In this episode of the UnCapped podcast, host Chris Sands talked with Kevin Hilton, from Lone Oak Brewing Co. in Olney, about the history of the brewery and where it got it name. Unfortunately, two days after the podcast was recorded, the oak tree that gave the brewery its name was knocked down in a storm. Here is an excerpt of their talk.
UnCapped: What title have you given yourself?
Kevin Hilton: They’ve been bestowed upon me, but I would say brewmaster is my No. 1 title. I started as a general manager, but we’ve since filled out our team. So kind of in the brewmaster mold with a little bit of front-of-house input.
UnCapped: When did Lone Oak open?
Hilton: We opened right in the heart of the pandemic, July 2020, but it actually worked out. We’ve got a lot of open space, so people really enjoyed coming out when there wasn’t a whole lot else to do. Obviously, we had struggles, like everyone did through the pandemic.
UnCapped: Like, for one, not being able to buy anything.
Hilton: Right. … We got lucky and beat the pandemic a little bit with our first purchase of picnic tables and furniture and wood in general before the price skyrocketed. We were able to outfit what we needed to and get by. It ended up working out for the ambiance that we have. A lot of time, I’ll tell people when they call, “Don’t expect to get a table. Bring your own stuff. Make a picnic out of it.”
That’s what the farm atmosphere is: come out and make it your own thing. We’re very family-friendly, so we want the dogs, we want the kids. I know other breweries around, especially around Frederick, are not as in tune to that, but we have a ton of room, so we want that atmosphere for families. … We feel like we’re supported by the community, and we would rather have you out and enjoying the atmosphere. We have a lot of live music, trivia and all those other things that keep you engaged. We have a pretty big playground area, too, so it’s almost like we’re a daycare, in a sense, too.
UnCapped: That’s a hot-button issue.
Hilton: Yeah [laughs]. There’s this inner turmoil in the beer industry of “are kids allowed at a brewery or not?” We leaned into it and said, we understand our community, and we’re a little bit more of the family-oriented vibe. We have a Boys & Girls Club right down the street from us, so, soccer tournament gets out, they’re all coming over. There’s no way to avoid that. So: just lean into it and enjoy it.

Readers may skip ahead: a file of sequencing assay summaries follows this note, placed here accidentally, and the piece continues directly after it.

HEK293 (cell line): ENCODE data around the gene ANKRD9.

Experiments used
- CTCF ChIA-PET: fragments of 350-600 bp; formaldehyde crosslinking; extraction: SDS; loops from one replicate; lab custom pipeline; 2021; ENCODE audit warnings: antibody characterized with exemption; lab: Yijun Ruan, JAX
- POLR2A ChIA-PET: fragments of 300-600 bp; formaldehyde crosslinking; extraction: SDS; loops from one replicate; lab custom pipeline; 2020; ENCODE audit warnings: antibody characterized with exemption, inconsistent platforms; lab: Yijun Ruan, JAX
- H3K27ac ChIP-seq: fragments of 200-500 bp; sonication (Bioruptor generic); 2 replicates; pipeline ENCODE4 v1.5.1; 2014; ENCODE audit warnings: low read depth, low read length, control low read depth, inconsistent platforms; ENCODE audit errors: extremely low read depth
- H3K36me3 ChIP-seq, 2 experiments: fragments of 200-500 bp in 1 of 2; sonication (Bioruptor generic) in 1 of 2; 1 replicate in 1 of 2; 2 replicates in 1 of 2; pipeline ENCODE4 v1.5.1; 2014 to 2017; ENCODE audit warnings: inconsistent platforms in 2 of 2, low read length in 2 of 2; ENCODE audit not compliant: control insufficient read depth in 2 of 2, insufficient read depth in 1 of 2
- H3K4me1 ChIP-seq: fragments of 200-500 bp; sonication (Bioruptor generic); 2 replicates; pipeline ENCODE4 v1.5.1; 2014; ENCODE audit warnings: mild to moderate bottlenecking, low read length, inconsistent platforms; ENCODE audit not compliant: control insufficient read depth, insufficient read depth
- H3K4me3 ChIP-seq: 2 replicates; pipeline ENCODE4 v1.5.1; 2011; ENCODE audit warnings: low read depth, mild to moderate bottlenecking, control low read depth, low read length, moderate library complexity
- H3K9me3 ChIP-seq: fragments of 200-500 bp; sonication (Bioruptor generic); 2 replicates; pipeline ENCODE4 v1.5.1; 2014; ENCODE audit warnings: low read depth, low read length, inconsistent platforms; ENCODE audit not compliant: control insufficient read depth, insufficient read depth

UnCapped: I think of any type of brewery, farm breweries are able to handle that better than anyone else, especially if you have playgrounds and stuff like that off to the side, to keep kids congregated there.
Hilton: And we do have it kind of tucked away in the corner. It’s not like we have kids running around the taproom.
UnCapped: It is hilarious how heated that debate gets. People are so angry on both sides of the argument.
Hilton: Yeah, we try to live in the middle.
UnCapped: The problem from a brewery’s standpoint is one of the major demographics for craft beer drinkers are people in the family stages of their lives and have kids.
Hilton: Yeah, and the middle of Montgomery County is gonna be your suburbanite population, so that’s what we’ve built our model around. Also, I like to be experimental with our recipes, but if it’s not selling, I’m usually not gonna re-brew it or tweak it for the audience. We have 24 taps, so it’s a lot of brands to keep on, but again, we have to balance the demographics with cool stuff we want to do.
UnCapped: Red Miller [the farm dog] is adorable ... although the kid debate often devolves into the argument of whether dogs should be at breweries, too. But if you have a farm dog, you kind of have to allow dogs.
Hilton: We definitely allow dogs. We want to keep them on leashes. If you’re a good dog parent, you don’t have anything to worry about.
UnCapped: Yeah. I’m not. My dog misbehaves, so I don’t take her to places like that.
UnCapped: I don’t trust that she’s gonna leave people alone.
Hilton: Yeah, my dog is so high-energy when he gets around people, it’s like, yeah, let’s leave him at home.
UnCapped: Were you there from day one?
Hilton: Yes. We broke ground just before February 2020, and that’s when I arrived. We really didn’t have anything on the property at that point, just some infrastructure — a big hole in the ground where the foundation was gonna be, and that’s about it.
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